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Effects of peanut drying and blanching on Salmonella spp.
- Prestes, F.S., Pereira, A.A.M., Silva, A.C.M., Pena, P.O., Nascimento, M.S.
- Food research international 2019
- Salmonella, Weibull statistics, air, blanching, cross contamination, drying, peanuts, serotypes, spraying, supply chain, temperature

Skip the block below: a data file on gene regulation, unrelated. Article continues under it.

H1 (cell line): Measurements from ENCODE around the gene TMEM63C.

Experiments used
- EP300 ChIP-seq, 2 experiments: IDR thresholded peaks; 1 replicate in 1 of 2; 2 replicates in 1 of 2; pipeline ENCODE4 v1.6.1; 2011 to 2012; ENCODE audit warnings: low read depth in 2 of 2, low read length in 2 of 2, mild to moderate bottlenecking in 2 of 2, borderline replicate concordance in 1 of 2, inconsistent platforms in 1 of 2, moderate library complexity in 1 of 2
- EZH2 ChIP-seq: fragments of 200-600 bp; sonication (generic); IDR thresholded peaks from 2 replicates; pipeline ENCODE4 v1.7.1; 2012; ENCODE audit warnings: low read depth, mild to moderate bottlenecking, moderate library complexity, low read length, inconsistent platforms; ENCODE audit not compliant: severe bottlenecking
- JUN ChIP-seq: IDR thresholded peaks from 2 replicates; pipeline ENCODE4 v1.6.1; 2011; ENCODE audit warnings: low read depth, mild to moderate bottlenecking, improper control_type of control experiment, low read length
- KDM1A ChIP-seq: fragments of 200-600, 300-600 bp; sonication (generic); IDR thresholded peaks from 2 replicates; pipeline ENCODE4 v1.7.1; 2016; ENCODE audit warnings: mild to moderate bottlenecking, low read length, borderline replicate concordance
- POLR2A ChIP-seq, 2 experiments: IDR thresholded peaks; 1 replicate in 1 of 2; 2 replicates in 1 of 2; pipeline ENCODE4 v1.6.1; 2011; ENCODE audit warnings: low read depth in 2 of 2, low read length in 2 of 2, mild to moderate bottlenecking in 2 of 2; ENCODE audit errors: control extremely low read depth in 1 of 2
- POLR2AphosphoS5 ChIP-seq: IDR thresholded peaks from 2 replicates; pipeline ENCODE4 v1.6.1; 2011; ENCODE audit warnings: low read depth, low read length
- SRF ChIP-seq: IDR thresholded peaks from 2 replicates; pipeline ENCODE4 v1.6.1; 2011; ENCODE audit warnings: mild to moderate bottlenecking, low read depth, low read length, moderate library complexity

- In order to evaluate the behavior of Salmonella during peanut drying and blanching, a study was conducted with Runner type peanuts. Samples of raw in-shell or unblanched peanuts were inoculated by spraying with a pool of five Salmonella serotypes isolated from the peanut supply chain (Miami, Muenster, Yoruba, Javiana and Glostrup). The in-shell peanuts were submitted to drying at 35 and 40 °C up to 18 h. After this time, the Salmonella counts went down ca. 2.0 log MPN/g at 35 and 40 °C. According to the Weibull model the time needed to achieve Salmonella 3-log reduction (T3d) and 5-log reduction (T5d) on the in-shell peanuts would be ca. 49 and 117 h at 35 °C and 35 and 79 h at 40 °C, respectively. The results showed that there was no statistical difference (p > .05) between either of the temperatures employed in the process. The blanching process was performed in two steps: pre-roasting (step 1) and skin removal (step 2). Reduction of up to 2.1 log MPN/g was observed after blanching at 100 °C/15 min plus 15 s of air impact. The skin removal process did not result in recontamination of the final sample. The Weibull model predicted 3- and 5-log reductions of Salmonella in 37.0 and 68.9 min for blanching at 95 °C, and in 39.1 and 114.9 min at 100 °C. The results demonstrated that drying and blanching processes did not generate large reductions of Salmonella in the peanut samples. Thus, the product resulting from these steps may be a possible source of cross-contamination for the processing plant and the final product.